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ScribbleLive is a real-time engagement platform, focusing on real-time content creation, publication, and syndication. It is one of the largest content engagement companies in the world[1] and is used by major news organizations for real-time news delivery and event coverage. Privately owned company in Toronto, Canada and was founded by Michael De Monte and Jonathan Keebler in 2008.[2]

ScribbleLive differs from traditional blogging by the real-time nature of its content publication. Liveblogs are automatically updated, streaming in content as it is published without refreshing the page.[3] The ability to publish content as an event unfolds allows the publisher to share information instantaneously as it happens, not after the fact. A variety of content can be published via liveblogs, including SMS text messages, tweets, social media updates, voice mail, email, photographs, and video.[4]


Michael De Monte and Jonathan Keebler were both employees at CTV when they started working on what would eventually become ScribbleLive, investing $1,500 into the initial project.[5][6]

In 2009, De Monte and Keebler received seed funding from Rogers Ventures.[7]

On November 10, 2011, Scribble Technologies Inc., ScribbleLive’s parent company, announced that it had raised $4 million in new financing, led by Summerhill Venture Partners.[8]

ScribbleLive announced a second round of funding on June 19, 2013. This round of funding was led by Georgian Partners, and included Export Development Canada (EDC), Summerhill Venture Partners and Rogers Venture Partners. [9]

On June 14, 2014, Scribble Technologies Inc. acquired CoveritLive from Demand Media. [10]


The browser-based application allows users to post and edit content, insert images and video, create polls, provide comments, moderate and curate the social web. The application has also been used for Q&A sessions and live chats. Each event is archived[11] and real-time analytics generate statistics on the event's coverage.[12]

The platform allows for collaboration between different parts of an organization, by allowing writers and editors to publish to and edit a liveblog simultaneously.[13]

Social content is also curated through the application. Relevant Twitter hashtags or users can be followed in a liveblog, posting their content from Twitter as it created.[14][15] Content from Facebook can also be pulled in, although the amount of accessible conversations is lower due to the social network's privacy policies.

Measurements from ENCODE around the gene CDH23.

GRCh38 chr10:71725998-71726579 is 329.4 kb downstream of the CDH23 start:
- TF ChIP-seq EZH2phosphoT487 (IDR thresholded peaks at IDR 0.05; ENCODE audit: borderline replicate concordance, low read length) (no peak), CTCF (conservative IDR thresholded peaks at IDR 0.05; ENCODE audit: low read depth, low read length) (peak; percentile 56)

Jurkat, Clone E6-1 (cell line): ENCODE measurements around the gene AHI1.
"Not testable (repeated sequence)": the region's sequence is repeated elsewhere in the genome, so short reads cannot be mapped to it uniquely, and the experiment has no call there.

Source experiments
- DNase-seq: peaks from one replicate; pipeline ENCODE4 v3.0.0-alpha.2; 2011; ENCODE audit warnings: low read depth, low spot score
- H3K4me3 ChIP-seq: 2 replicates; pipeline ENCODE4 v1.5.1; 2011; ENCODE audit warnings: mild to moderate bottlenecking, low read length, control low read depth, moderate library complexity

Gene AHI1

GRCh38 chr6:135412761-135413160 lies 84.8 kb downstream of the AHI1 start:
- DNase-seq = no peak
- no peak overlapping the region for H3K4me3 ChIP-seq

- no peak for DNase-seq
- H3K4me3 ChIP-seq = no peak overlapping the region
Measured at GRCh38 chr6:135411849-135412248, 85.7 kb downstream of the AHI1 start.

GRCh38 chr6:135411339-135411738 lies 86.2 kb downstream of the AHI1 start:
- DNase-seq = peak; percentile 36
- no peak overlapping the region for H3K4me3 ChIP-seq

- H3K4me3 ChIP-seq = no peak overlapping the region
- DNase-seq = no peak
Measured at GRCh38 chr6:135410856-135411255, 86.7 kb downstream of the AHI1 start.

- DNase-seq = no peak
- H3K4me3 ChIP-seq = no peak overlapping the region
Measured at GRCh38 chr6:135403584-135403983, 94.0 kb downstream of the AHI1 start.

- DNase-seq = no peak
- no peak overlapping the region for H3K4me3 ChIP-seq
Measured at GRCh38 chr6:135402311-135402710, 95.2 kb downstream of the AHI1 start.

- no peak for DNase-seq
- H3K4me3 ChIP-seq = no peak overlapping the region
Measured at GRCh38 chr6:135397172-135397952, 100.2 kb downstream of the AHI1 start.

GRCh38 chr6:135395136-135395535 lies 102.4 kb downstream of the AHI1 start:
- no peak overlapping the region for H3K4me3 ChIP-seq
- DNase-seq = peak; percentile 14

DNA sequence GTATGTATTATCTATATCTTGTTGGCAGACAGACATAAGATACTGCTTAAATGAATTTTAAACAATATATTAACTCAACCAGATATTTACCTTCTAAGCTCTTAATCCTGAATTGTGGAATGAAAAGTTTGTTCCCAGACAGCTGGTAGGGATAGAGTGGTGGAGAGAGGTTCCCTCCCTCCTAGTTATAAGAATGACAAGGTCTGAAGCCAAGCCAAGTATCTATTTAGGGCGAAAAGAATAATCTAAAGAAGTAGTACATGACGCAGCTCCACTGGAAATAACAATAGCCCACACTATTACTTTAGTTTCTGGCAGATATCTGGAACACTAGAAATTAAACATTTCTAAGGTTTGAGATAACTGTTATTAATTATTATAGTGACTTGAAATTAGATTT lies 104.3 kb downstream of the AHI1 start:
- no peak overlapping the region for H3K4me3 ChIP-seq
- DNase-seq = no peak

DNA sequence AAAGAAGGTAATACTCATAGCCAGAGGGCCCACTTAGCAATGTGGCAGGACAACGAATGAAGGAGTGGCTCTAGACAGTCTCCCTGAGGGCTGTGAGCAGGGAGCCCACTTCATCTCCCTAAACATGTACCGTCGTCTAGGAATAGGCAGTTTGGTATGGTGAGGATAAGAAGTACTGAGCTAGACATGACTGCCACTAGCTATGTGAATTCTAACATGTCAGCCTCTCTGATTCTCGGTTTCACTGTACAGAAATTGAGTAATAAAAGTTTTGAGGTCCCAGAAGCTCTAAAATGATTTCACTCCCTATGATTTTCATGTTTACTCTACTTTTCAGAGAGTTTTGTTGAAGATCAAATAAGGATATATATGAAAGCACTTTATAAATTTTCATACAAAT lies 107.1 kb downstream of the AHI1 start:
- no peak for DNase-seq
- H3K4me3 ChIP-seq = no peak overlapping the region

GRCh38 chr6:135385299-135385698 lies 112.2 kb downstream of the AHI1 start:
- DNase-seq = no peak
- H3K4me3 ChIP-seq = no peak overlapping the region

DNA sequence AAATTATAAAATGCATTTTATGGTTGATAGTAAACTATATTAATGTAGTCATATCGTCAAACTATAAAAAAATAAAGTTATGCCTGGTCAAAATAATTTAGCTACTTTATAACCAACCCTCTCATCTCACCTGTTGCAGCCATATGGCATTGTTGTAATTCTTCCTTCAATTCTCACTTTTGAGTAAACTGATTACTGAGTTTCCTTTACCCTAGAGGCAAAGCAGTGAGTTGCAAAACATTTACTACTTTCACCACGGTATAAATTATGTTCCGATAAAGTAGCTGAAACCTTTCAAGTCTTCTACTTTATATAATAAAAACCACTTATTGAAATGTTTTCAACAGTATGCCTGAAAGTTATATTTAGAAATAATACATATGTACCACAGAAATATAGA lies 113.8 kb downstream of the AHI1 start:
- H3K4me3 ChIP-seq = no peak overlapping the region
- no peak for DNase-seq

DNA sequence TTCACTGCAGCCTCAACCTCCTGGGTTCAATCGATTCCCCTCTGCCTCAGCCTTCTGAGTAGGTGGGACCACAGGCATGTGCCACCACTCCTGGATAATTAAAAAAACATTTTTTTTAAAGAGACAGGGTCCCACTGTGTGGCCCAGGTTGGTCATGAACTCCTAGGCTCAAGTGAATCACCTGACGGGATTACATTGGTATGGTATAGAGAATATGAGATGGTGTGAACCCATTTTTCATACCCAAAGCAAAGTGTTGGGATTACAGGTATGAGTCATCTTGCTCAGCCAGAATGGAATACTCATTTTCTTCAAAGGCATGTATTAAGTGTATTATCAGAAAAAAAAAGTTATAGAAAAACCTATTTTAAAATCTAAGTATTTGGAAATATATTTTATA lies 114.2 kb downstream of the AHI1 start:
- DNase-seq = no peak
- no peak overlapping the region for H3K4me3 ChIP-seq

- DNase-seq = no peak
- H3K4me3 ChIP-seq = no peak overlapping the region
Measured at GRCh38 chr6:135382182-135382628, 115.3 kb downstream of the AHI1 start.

Event Coverage[edit]

During the Egyptian Revolution, Al Jazeera was faced with multiple attempts to disrupt its coverage from Egypt.[16] ScribbleLive set up a phone number that enabled Al Jazeera reporters to call in and leave audio messages on Al Jazeera's liveblog.[17] Reporters had to resort to phoning in live updates[18] to their Al Jazeera's liveblog, "to overcome the internet blackout and restrictions on its journalists, Al Jazeera was publishing audio messages from its correspondents in Egypt, powered by live-blogging platform ScribbleLive."[19]

When the 2011 Tohoku earthquake and tsunami hit Japan, used ScribbleLive to send live updates to their users, including news, videos, and photos from their journalists.[20]

In May 2014, The Boston Globe won a Pulitzer Prize for Breaking News "for its exhaustive and empathetic coverage of the Boston Marathon bombings and the ensuing manhunt that enveloped the city, using photography and a range of digital tools to capture the full impact of the tragedy."[21]


  1. ^ Ellis, J. (2012). “Practice, pray, and have redundancies”: On the imperfect science of liveblogging. Nieman Journalism.
  2. ^ ScribbleLive. CrunchBase. Retrieved from:
  3. ^ Schonfeld, E. (2008). ScribbleLive: Two Guys in Canada Launch Sweet Liveblogging Platform. TechCrunch. Retrieved from:
  4. ^ Ha, A. (2010). ScribbleLive Plans to reinvent the news article. Venture Beat.
  5. ^ Schonfeld, E. (2008). ScribbleLive: Two Guys in Canada Launch Sweet Liveblogging Platform. TechCrunch. Retrieved from:
  6. ^ (2008). Jonathan Keebler leaves Retrieved From:
  7. ^ Ingram, M. (2010). ScribbleLive: Cloud-Hosted Live-Blogging. Gigaom. Retrieved from:
  8. ^ Techvibes Newsdesk. (2011). ScribbleLive raises $4 Million from Summerhill Venture Partners. Tech Vibes. Retrieved From:
  9. ^ Etherington, D. (2013). ScribbleLive Raises $8M To Continue Its Real-Time Media Content Push. "TechCrunch." Retrieved from:
  10. ^ Burns, M. (2014). ScribbleLive Acquires CoveritLive, Will Still Operate Both Brands. "TechCrunch." Retrieved from:
  11. ^ McLellan, M. (2010). For live coverage, does your content management system “play nice with others?”. Knight Digital Medial Center.
  12. ^ Campbell, J. (2011). DAM Lowdown: ScribbleLive Brings Real-Time News, KIT digital Adds Another Acquisition. CMS Wire.
  13. ^ Matherne, R. (2010). Cloud-Based, Collaborative Content via ScribbleLive. SixEstate.
  14. ^ Foremski, T. (2010). ScribbleLive - Live Media Technologies For Real-Time Newsrooms. Silicon Valley Watcher.
  15. ^ (2012). Participatory journalism: What to watch in 2012. Gavatar.
  16. ^ McAthy, R. (2011). Al Jazeera still battling 'interference' in Egypt after internet blackout lifted.
  17. ^ Al Jazeera. (2011). Live Messages from Egypt. Al Jazeera.
  18. ^ Gahran, A. (2011). How Al Jazeera is putting audio updates from Egypt online fast. Knight Digital Media Center.
  19. ^ McAthy, R. (2011). Al Jazeera still battling 'interference' in Egypt after internet blackout lifted.
  20. ^ Lewis, R. (2011). ScribbleLive helps Reuters report breaking news live. Tech Vibes.
  21. ^ "The Pulitzer Prizes". April 2014. Retrieved 16 July 2014.